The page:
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  • POSTED BY jmcilhinney on | July 1, 2012, 19:37 GMT

    Some will say that this loss is George Bailey's fault and surely he must take some of the blame. That said, the fact that Watson had been scoring at over a run a ball and was then effectively shut down during those middle overs should indicate that the bowling was very good and it should therefore not be too much of a surprise that Bailey found it hard to get going. Swann bowled very well through that period and was unlucky not to pick up a couple more wickets (and didn't he let the fielders know it) and Bopara was excellent as well. I guess their careers won't be ending just yet.

  • POSTED BY JG2704 on | July 1, 2012, 19:54 GMT

    The guy I don't understand is Hussey. We've seen him in English conditions playing for Notts in shorter formats and the guy looked class. I know his brother is the better player but David certainly doesn't seem to be the dangerman of yesterday - from the last 2 performances. As for Bailey , well he managed to up his tempo after the 40th over and obviously got Aus to a competitive if not daunting total, but it's hard to imagine him as a dynamic T20 player - being captain of the side. Maybe he is better than what he has shown

  • POSTED BY Carpathian on | July 1, 2012, 20:44 GMT

    Watson clearly can't cope with being an allrounder batting at the top of the order. Not that anyone in the Arthur/Clarke brains trust seems to have worked that out.

  • POSTED BY landl47 on | July 1, 2012, 21:18 GMT

    Since Watson both batted and bowled better in the second ODI (when Aus batted first) I'm not sure what that says about him. I think he's a player with good talent, but hasn't really ever established a clear role in either the test or ODI sides. He's not a test opener or #3 (average 37.54 with only 2 centuries in 64 innings), but he doesn't bowl enough to qualify as a true all-rounder, although when he does bowl he bowls well. In ODIs he is a good opening option, but only has 6 centuries in 153 ODIs, compared with, say, Alastair Cook's 5 in 49. His bowling is effective and quite economical, but if it affects his batting, is it worth it? Many have suggested he should be a #6 bat and 5th bowler and I'm one of them. He'd be a lot more valuable in that role.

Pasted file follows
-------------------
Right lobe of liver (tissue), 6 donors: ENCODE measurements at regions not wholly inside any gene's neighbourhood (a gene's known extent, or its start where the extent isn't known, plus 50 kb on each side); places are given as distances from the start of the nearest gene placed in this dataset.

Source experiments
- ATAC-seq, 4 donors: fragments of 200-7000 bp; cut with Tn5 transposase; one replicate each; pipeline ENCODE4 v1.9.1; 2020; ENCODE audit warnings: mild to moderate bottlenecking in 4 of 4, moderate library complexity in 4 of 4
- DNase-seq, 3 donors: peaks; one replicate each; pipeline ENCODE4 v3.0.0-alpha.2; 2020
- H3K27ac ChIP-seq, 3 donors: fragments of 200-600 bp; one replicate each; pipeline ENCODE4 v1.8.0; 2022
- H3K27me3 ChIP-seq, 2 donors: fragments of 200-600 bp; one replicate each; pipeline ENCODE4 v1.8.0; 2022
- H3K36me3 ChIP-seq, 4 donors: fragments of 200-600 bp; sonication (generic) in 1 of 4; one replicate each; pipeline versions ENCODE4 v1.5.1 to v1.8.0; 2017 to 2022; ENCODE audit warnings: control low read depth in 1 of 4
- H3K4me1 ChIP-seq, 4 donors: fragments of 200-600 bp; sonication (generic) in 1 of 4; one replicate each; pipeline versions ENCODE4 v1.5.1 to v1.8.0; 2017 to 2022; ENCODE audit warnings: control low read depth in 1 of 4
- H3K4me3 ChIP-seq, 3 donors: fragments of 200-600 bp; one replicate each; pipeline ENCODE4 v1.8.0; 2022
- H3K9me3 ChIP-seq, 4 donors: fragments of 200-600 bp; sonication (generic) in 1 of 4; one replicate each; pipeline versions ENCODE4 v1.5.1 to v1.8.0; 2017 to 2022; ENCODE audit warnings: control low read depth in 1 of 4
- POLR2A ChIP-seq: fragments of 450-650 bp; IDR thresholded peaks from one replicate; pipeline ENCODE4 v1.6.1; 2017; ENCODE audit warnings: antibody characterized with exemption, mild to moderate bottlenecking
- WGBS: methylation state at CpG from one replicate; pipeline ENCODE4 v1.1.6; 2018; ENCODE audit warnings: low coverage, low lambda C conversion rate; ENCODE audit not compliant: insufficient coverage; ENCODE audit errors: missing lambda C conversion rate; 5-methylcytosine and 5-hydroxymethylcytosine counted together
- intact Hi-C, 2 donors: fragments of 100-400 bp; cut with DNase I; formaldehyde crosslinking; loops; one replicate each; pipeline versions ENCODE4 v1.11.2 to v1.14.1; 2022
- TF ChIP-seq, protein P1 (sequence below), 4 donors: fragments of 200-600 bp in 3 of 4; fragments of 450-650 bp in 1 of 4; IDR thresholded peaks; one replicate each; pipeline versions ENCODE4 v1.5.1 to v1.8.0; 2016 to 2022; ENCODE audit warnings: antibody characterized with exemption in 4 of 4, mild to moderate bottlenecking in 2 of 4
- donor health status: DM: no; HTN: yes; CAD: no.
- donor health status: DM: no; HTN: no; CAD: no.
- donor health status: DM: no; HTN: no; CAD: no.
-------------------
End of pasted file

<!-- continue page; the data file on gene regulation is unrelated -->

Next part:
• POSTED BY whatawicket on | July 1, 2012, 21:19 GMT

    these days watson knows that the class they once had down the order is no longer there hence a wicket or 2 makes his reassess what he can do. but dont it make him look silly to the pre series waffle. get your own house in order before you try and assess your oppositions.

  • POSTED BY Meety on | July 1, 2012, 22:03 GMT

    @Carpathian - what part of 60 odd + a wicket deserves "...clearly can't cope with being an allrounder batting at the top of the order."????? @jmcilhinney - Bailey's start wasn't great, but ultimately he did OK, hardly could be blamed IMO, I'm a Clarke fan, but his getting out to Bopara was a MAJOR blunder. @JG2704 - that is the DJ Hussey conundrum. He has taken a long time to show his class at International level, he is now one of the experienced players & needs to produce more with the bat. With the squad Oz have atm, I would bat DJ Huss @ #3. == == == England were the better side & am very reluctant to go down the "we was robbed" angle, but the Morgan reprieve, could of turned a comfortable run chase into an Oz win. Eng's batting order could of been under massive pressure after a Pup double strike. Them's the breaks, if it had been not out & Oz reviewed, I could of understood the decision, but given out & overturned was rough.

  • POSTED BY Winsome on | July 1, 2012, 22:47 GMT

    Send Watson in at 5. Don't let him open if it bothers him so much.

  • POSTED BY RandyOZ on | July 1, 2012, 23:25 GMT

    @ JG2704 - no you are correct. David Hussey hasn't been up to his usual lofty standards of late. One has to question what accountability Langer has? He seems to just float around the media and dressing rooms and nothing sticks. Teflon Justin.

  • POSTED BY bobagorof on | July 2, 2012, 0:05 GMT

    From what I heard, listening on the radio, Bailey contributed quite a lot to Watson's dismissal. Sure, Watson's own scoring had dropped from the run-a-ball stuff that got him to his 50, but Watson also found himself with a partner who couldn't find a run at the other end. Bailey was 20 off 49 at one point, after Watson had been dismissed, which shows just how slow he was batting. No doubt the frustration got to Watson as he tried to up the tempo. It's true that Watson hasn't quite managed to get the hundreds to stamp his authority at the top, and maybe a spot at 5 would be better for him (with the middle order looking shaky with M Hussey not there), which would free him up mentally.

  • POSTED BY Hammond on | July 2, 2012, 2:24 GMT

    @RandyOZ so your last back up defence/excuse is to blame the coach? How about giving England some credit for possibly (gasp) playing better cricket than Australia? BTW I've never liked Watson as a batsman. Only 2 gears in his transmission.